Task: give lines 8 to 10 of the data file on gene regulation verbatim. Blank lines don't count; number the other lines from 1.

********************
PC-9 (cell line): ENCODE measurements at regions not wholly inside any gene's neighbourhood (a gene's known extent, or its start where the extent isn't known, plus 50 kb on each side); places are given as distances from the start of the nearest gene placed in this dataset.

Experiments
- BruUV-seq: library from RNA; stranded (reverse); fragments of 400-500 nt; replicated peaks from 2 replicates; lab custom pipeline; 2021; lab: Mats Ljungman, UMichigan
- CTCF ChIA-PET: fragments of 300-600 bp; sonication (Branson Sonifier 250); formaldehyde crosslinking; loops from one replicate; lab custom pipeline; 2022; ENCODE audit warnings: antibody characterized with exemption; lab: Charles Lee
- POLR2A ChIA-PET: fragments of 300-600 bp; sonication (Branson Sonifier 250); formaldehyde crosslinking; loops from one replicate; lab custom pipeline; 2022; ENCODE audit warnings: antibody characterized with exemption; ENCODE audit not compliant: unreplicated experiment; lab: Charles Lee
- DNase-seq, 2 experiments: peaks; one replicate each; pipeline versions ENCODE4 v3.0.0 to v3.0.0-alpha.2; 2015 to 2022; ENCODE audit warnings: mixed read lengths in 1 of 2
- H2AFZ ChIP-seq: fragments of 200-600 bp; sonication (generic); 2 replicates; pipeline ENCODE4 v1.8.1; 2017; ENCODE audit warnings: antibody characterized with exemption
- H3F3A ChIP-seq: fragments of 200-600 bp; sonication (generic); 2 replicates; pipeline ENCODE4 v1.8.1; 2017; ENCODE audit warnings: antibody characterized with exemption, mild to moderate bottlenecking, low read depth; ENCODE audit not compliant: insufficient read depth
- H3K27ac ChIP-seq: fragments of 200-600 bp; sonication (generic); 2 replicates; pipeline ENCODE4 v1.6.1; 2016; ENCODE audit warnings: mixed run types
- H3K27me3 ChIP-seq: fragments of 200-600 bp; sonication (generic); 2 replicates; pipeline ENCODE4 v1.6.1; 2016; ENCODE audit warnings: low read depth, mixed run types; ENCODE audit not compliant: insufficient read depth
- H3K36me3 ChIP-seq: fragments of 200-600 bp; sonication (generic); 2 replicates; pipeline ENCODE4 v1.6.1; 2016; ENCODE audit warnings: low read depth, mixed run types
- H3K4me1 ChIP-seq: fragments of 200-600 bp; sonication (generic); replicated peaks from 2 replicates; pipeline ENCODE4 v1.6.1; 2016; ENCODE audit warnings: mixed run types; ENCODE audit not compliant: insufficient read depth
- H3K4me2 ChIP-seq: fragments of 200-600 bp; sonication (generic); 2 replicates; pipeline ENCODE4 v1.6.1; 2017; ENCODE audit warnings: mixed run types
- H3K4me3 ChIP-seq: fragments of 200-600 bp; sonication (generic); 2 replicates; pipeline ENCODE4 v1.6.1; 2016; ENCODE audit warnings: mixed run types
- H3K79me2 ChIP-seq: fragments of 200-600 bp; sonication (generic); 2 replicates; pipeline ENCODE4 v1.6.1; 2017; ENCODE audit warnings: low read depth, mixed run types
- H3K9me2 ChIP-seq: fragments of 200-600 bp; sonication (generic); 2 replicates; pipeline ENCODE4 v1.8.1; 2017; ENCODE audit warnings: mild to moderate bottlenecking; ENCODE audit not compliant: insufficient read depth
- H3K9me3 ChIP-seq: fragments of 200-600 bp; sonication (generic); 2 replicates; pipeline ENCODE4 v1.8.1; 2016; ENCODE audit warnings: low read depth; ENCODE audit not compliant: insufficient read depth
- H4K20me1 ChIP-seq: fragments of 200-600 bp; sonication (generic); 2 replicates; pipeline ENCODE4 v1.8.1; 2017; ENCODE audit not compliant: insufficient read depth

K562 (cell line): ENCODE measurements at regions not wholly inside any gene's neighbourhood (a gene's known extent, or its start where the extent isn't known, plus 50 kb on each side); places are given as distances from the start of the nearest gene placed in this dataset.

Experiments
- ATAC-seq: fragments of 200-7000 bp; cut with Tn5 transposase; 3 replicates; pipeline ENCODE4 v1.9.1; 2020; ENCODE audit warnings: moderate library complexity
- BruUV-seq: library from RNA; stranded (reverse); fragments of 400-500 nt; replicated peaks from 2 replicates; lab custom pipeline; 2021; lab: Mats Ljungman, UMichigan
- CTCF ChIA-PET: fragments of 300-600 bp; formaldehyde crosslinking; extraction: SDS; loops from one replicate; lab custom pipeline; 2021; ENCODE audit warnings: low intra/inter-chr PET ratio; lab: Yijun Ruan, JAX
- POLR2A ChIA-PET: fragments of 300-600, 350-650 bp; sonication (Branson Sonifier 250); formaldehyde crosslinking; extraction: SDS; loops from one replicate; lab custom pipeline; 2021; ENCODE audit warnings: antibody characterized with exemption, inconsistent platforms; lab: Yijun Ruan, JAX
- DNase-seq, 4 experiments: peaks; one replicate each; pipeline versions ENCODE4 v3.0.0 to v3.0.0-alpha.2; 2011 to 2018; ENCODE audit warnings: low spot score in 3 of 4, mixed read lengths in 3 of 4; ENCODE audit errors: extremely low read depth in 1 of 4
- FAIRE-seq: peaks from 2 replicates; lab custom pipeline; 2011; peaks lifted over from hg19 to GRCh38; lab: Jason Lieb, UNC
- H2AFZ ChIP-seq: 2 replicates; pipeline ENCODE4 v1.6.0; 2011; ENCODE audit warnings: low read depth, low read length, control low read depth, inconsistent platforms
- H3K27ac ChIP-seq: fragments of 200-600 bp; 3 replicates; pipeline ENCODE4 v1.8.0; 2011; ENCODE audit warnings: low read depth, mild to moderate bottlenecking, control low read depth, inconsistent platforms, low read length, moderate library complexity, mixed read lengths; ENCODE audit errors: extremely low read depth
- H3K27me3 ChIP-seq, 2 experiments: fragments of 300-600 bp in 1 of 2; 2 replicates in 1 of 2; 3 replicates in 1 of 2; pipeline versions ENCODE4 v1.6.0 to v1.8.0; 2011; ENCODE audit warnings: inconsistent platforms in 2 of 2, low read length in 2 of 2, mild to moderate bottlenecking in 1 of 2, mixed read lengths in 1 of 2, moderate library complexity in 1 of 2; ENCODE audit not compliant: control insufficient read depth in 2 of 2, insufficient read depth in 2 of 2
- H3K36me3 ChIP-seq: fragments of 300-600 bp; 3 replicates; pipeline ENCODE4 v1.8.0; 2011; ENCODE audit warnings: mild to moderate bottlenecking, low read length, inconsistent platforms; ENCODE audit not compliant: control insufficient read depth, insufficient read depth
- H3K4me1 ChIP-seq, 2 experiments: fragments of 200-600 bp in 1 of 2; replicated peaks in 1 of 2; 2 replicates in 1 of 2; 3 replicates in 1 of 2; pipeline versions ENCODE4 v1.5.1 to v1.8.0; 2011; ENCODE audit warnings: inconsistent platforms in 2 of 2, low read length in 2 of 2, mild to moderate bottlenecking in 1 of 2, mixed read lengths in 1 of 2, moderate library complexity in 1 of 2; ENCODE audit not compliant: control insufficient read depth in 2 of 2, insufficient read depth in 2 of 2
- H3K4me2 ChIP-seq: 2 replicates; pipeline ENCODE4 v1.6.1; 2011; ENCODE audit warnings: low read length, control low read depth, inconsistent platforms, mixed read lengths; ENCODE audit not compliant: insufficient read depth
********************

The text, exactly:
- H3F3A ChIP-seq: fragments of 200-600 bp; sonication (generic); 2 replicates; pipeline ENCODE4 v1.8.1; 2017; ENCODE audit warnings: antibody characterized with exemption, mild to moderate bottlenecking, low read depth; ENCODE audit not compliant: insufficient read depth
- H3K27ac ChIP-seq: fragments of 200-600 bp; sonication (generic); 2 replicates; pipeline ENCODE4 v1.6.1; 2016; ENCODE audit warnings: mixed run types
- H3K27me3 ChIP-seq: fragments of 200-600 bp; sonication (generic); 2 replicates; pipeline ENCODE4 v1.6.1; 2016; ENCODE audit warnings: low read depth, mixed run types; ENCODE audit not compliant: insufficient read depth